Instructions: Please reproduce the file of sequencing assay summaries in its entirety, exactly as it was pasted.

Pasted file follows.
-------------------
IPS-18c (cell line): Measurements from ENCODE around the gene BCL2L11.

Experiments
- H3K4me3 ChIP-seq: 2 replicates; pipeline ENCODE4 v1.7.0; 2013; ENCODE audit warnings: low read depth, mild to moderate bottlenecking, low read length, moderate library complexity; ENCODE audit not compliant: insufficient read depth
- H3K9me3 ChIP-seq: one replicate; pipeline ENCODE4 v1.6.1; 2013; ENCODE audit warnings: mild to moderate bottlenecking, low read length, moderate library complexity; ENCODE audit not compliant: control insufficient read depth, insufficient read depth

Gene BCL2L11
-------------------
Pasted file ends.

IPS-18c (cell line): Measurements from ENCODE around the gene BCL2L11.

Experiments
- H3K4me3 ChIP-seq: 2 replicates; pipeline ENCODE4 v1.7.0; 2013; ENCODE audit warnings: low read depth, mild to moderate bottlenecking, low read length, moderate library complexity; ENCODE audit not compliant: insufficient read depth
- H3K9me3 ChIP-seq: one replicate; pipeline ENCODE4 v1.6.1; 2013; ENCODE audit warnings: mild to moderate bottlenecking, low read length, moderate library complexity; ENCODE audit not compliant: control insufficient read depth, insufficient read depth

Gene BCL2L11